• 5:30 p.m. — “Alike in Dignity,” 24-minute short film by Daniel Ballard, followed by discussion and Q&A.


  • 1 p.m. — Rob Weiner: Superheroes on film and television.
  • 2 p.m. — Ben Dunn Q&A.
  • 3:30 p.m. — Lubbock Comics Panel: Building the Local Scene.

Remember, that’s all happening this weekend, starting on Saturday, from 10 a.m.-7 p.m. and continuing on Sunday, from noon to 5, up in the mezzanine at the Lubbock Memorial Civic Center at 1501 Mac Davis Lane, during the annual Lubbock Arts Festival.

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Zatanna #11

Oscar Hempel, evil puppeteer turned evil puppet has managed to turn himself back into a human while turning Zatanna into a puppet. Hempel has been using her in his show for several weeks, but plans to have her put into a museum so he’ll be rid of her forever. But her stage manager, Mikey, suspects Zatanna has been kidnapped, recognizes “Miss Zee-Zee” from one of Hempel’s shows, and disguises herself as a floozie so she can knock out Hempel and try to help Zatanna regain her human form. The plan mostly works, but Hempel regains consciousness and tries to zap Mikey with his magic trinkets. But Mikey is under the protection of a spell (What? She is? Since when?), and the backlash turns Hempel back into a puppet, and Zatanna back into her fully human form. Also, Brother Night is back and planning more evil stuff.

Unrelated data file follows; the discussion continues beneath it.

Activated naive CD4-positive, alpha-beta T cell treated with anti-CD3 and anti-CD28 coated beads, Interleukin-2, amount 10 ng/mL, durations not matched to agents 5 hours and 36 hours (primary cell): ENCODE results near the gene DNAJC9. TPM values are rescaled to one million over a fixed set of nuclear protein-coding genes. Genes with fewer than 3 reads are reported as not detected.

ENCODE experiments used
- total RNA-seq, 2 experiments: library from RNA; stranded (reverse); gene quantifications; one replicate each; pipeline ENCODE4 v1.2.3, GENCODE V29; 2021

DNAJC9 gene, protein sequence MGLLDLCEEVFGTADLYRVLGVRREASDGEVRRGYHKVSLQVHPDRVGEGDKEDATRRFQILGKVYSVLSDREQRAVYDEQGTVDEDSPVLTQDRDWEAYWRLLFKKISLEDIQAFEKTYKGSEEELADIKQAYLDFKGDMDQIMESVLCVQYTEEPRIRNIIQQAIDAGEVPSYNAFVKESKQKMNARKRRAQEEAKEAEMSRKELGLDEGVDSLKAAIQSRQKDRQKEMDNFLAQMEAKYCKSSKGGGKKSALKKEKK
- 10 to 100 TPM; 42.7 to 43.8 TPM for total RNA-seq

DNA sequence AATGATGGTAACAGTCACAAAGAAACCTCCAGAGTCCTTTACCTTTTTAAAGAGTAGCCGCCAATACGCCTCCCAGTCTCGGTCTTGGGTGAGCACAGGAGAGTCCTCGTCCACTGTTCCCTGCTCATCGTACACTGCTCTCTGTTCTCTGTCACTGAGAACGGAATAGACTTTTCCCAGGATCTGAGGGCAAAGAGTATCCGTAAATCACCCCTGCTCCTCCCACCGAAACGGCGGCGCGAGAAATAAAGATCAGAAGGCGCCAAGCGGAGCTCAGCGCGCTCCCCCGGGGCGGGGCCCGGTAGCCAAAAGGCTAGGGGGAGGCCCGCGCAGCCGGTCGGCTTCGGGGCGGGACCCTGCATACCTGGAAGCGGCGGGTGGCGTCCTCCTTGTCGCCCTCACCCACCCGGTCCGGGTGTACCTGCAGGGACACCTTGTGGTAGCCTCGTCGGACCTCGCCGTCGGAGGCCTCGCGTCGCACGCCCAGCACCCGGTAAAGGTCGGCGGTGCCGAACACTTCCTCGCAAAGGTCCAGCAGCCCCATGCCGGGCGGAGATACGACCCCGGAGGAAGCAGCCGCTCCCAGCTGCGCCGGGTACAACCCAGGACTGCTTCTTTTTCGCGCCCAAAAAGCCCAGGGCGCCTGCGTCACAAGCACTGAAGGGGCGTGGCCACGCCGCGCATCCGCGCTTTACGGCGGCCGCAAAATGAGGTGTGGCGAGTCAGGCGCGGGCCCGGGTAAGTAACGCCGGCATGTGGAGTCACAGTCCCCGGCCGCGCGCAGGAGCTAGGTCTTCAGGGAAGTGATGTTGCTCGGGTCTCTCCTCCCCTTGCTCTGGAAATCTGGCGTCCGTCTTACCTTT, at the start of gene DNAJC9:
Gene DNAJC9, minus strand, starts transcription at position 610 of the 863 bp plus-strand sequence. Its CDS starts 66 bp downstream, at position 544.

Verdict: Ehh, a little from Column A, a little from Column B. The art by Jamal Igle is outstanding. The story is pretty much a mess. Zatanna doesn’t really do much of anything. The entire story runs on Mikey’s ingenuity, a lucky magic spell, and Hempel’s general rottenness. Zatanna’s a side player in her own book.

Detective Comics #875